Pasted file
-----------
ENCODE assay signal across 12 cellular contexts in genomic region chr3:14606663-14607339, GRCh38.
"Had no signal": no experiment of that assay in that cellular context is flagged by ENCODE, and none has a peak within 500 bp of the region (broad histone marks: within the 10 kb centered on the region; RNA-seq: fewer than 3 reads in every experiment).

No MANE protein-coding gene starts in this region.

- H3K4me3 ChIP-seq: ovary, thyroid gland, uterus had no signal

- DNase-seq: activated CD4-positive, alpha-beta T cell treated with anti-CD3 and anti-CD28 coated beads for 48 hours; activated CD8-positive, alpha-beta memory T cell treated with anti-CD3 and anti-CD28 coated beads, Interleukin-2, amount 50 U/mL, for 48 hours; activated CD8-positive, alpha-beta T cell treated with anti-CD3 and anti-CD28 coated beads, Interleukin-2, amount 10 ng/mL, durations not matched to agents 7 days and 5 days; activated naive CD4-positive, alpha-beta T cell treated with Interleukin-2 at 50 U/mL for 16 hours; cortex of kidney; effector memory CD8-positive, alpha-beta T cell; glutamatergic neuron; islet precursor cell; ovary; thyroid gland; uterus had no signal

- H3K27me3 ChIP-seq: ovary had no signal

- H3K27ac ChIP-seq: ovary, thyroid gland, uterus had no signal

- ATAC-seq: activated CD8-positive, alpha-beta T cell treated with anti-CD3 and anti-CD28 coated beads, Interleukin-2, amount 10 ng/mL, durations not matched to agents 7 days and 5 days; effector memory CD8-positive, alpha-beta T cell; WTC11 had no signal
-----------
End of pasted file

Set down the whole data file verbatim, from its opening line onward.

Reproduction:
ENCODE assay signal across 12 cellular contexts in genomic region chr3:14606663-14607339, GRCh38.
"Had no signal": no experiment of that assay in that cellular context is flagged by ENCODE, and none has a peak within 500 bp of the region (broad histone marks: within the 10 kb centered on the region; RNA-seq: fewer than 3 reads in every experiment).

No MANE protein-coding gene starts in this region.

- H3K4me3 ChIP-seq: ovary, thyroid gland, uterus had no signal

- DNase-seq: activated CD4-positive, alpha-beta T cell treated with anti-CD3 and anti-CD28 coated beads for 48 hours; activated CD8-positive, alpha-beta memory T cell treated with anti-CD3 and anti-CD28 coated beads, Interleukin-2, amount 50 U/mL, for 48 hours; activated CD8-positive, alpha-beta T cell treated with anti-CD3 and anti-CD28 coated beads, Interleukin-2, amount 10 ng/mL, durations not matched to agents 7 days and 5 days; activated naive CD4-positive, alpha-beta T cell treated with Interleukin-2 at 50 U/mL for 16 hours; cortex of kidney; effector memory CD8-positive, alpha-beta T cell; glutamatergic neuron; islet precursor cell; ovary; thyroid gland; uterus had no signal

- H3K27me3 ChIP-seq: ovary had no signal

- H3K27ac ChIP-seq: ovary, thyroid gland, uterus had no signal

- ATAC-seq: activated CD8-positive, alpha-beta T cell treated with anti-CD3 and anti-CD28 coated beads, Interleukin-2, amount 10 ng/mL, durations not matched to agents 7 days and 5 days; effector memory CD8-positive, alpha-beta T cell; WTC11 had no signal